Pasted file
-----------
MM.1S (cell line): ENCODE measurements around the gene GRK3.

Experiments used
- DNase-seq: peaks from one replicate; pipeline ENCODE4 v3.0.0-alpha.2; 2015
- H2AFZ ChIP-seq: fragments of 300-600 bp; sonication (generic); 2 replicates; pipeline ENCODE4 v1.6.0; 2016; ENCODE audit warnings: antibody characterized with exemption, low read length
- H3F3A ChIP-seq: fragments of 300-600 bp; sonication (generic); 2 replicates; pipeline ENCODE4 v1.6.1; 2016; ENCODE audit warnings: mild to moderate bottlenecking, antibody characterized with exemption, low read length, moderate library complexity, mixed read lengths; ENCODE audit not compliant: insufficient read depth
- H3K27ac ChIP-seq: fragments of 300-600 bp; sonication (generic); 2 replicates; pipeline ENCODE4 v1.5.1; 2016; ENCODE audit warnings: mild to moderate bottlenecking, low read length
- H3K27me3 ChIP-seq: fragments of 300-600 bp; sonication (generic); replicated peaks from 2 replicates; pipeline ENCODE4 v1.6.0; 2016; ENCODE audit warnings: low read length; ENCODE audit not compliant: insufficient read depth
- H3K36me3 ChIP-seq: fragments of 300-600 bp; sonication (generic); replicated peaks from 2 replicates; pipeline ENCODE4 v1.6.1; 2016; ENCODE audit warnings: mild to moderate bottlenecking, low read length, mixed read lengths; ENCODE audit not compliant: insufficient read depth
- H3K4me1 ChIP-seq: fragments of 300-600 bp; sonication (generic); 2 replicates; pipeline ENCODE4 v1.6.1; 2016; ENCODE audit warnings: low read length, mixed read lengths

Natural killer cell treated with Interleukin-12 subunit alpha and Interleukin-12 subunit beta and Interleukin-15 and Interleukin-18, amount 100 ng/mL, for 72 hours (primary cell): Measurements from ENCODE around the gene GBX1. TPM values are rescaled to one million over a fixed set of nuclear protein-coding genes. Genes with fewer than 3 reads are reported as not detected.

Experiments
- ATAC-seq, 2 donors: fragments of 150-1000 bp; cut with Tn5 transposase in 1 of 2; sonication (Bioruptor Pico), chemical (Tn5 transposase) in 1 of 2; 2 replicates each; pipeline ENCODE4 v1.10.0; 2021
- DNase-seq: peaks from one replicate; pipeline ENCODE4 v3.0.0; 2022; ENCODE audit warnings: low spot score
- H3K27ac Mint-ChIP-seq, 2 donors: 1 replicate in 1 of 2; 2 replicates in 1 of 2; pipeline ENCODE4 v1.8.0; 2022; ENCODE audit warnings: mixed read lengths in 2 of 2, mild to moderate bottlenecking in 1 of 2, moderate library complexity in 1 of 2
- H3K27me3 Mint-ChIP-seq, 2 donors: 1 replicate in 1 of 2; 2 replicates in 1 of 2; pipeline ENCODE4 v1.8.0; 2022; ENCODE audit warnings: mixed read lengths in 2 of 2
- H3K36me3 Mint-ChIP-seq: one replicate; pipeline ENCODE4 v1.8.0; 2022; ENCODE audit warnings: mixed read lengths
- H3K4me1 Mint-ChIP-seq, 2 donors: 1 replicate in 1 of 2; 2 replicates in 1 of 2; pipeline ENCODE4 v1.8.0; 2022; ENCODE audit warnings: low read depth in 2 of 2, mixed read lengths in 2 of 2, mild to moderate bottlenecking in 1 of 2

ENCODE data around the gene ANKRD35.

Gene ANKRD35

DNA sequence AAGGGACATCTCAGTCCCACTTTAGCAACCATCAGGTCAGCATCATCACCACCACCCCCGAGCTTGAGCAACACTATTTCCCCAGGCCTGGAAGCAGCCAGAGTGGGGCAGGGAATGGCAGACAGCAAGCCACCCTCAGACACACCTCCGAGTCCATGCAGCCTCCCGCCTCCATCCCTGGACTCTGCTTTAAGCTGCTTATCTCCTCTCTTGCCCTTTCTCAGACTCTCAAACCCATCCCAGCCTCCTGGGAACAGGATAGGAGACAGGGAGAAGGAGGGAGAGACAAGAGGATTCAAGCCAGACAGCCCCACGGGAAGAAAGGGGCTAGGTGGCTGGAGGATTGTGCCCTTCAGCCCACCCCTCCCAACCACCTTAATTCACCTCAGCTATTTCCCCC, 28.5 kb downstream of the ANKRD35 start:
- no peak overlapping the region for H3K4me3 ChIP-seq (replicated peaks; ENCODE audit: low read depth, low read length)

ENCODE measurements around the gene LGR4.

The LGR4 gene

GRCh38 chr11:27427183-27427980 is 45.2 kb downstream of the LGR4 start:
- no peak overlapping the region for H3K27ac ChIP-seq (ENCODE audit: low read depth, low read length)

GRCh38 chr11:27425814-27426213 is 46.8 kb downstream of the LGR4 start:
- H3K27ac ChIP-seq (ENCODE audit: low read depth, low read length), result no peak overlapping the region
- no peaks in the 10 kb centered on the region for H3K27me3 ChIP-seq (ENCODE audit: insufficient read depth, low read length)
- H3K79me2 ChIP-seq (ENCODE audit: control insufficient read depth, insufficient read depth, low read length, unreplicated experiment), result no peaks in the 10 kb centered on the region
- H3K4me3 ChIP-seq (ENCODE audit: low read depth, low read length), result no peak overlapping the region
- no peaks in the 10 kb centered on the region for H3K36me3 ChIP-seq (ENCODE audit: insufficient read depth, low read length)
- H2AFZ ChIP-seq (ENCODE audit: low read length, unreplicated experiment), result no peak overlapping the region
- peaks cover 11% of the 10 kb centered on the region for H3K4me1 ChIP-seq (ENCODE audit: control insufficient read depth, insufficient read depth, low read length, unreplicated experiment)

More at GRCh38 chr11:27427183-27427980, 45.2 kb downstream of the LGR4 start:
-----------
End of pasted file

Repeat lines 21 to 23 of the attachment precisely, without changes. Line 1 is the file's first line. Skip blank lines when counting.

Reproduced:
- no peak overlapping the region for H3K4me3 ChIP-seq (replicated peaks; ENCODE audit: low read depth, low read length)

ENCODE measurements around the gene LGR4.

The LGR4 gene